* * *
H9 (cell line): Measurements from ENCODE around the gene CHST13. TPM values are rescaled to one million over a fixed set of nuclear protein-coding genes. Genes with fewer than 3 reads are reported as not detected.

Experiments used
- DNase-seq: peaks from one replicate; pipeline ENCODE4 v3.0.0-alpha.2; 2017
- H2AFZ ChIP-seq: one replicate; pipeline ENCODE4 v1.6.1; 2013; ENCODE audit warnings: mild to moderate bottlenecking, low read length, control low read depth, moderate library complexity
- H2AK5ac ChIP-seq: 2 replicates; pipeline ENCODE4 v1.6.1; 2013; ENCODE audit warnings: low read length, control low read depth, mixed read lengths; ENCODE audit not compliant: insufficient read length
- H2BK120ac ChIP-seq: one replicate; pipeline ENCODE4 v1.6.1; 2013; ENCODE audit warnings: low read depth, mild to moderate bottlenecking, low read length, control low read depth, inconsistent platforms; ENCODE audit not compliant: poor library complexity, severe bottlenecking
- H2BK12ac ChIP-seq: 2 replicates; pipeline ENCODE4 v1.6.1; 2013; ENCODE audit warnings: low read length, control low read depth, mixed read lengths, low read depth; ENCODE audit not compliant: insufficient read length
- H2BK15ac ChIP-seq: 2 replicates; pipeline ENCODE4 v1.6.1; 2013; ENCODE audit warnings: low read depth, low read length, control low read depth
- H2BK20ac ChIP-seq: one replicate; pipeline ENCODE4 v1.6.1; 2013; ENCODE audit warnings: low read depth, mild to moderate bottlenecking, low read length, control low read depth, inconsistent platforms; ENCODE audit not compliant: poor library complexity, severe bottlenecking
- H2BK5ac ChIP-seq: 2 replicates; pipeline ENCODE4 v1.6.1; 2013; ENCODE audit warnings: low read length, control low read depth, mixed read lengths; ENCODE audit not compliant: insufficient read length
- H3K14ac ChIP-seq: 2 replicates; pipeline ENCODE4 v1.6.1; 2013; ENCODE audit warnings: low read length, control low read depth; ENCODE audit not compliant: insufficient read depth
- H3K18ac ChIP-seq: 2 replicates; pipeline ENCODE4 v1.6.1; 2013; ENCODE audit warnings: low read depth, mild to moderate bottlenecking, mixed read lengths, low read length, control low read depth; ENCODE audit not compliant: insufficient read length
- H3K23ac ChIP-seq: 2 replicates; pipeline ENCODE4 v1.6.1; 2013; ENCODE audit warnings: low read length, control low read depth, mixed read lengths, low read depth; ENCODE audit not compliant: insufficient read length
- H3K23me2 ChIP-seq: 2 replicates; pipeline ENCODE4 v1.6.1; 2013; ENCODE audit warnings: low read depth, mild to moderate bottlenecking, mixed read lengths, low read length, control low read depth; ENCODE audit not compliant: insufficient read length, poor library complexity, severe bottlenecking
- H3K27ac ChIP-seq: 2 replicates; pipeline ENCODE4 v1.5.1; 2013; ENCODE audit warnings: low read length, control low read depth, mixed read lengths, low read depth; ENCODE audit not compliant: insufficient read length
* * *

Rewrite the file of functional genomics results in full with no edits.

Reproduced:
H9 (cell line): Measurements from ENCODE around the gene CHST13. TPM values are rescaled to one million over a fixed set of nuclear protein-coding genes. Genes with fewer than 3 reads are reported as not detected.

Experiments used
- DNase-seq: peaks from one replicate; pipeline ENCODE4 v3.0.0-alpha.2; 2017
- H2AFZ ChIP-seq: one replicate; pipeline ENCODE4 v1.6.1; 2013; ENCODE audit warnings: mild to moderate bottlenecking, low read length, control low read depth, moderate library complexity
- H2AK5ac ChIP-seq: 2 replicates; pipeline ENCODE4 v1.6.1; 2013; ENCODE audit warnings: low read length, control low read depth, mixed read lengths; ENCODE audit not compliant: insufficient read length
- H2BK120ac ChIP-seq: one replicate; pipeline ENCODE4 v1.6.1; 2013; ENCODE audit warnings: low read depth, mild to moderate bottlenecking, low read length, control low read depth, inconsistent platforms; ENCODE audit not compliant: poor library complexity, severe bottlenecking
- H2BK12ac ChIP-seq: 2 replicates; pipeline ENCODE4 v1.6.1; 2013; ENCODE audit warnings: low read length, control low read depth, mixed read lengths, low read depth; ENCODE audit not compliant: insufficient read length
- H2BK15ac ChIP-seq: 2 replicates; pipeline ENCODE4 v1.6.1; 2013; ENCODE audit warnings: low read depth, low read length, control low read depth
- H2BK20ac ChIP-seq: one replicate; pipeline ENCODE4 v1.6.1; 2013; ENCODE audit warnings: low read depth, mild to moderate bottlenecking, low read length, control low read depth, inconsistent platforms; ENCODE audit not compliant: poor library complexity, severe bottlenecking
- H2BK5ac ChIP-seq: 2 replicates; pipeline ENCODE4 v1.6.1; 2013; ENCODE audit warnings: low read length, control low read depth, mixed read lengths; ENCODE audit not compliant: insufficient read length
- H3K14ac ChIP-seq: 2 replicates; pipeline ENCODE4 v1.6.1; 2013; ENCODE audit warnings: low read length, control low read depth; ENCODE audit not compliant: insufficient read depth
- H3K18ac ChIP-seq: 2 replicates; pipeline ENCODE4 v1.6.1; 2013; ENCODE audit warnings: low read depth, mild to moderate bottlenecking, mixed read lengths, low read length, control low read depth; ENCODE audit not compliant: insufficient read length
- H3K23ac ChIP-seq: 2 replicates; pipeline ENCODE4 v1.6.1; 2013; ENCODE audit warnings: low read length, control low read depth, mixed read lengths, low read depth; ENCODE audit not compliant: insufficient read length
- H3K23me2 ChIP-seq: 2 replicates; pipeline ENCODE4 v1.6.1; 2013; ENCODE audit warnings: low read depth, mild to moderate bottlenecking, mixed read lengths, low read length, control low read depth; ENCODE audit not compliant: insufficient read length, poor library complexity, severe bottlenecking
- H3K27ac ChIP-seq: 2 replicates; pipeline ENCODE4 v1.5.1; 2013; ENCODE audit warnings: low read length, control low read depth, mixed read lengths, low read depth; ENCODE audit not compliant: insufficient read length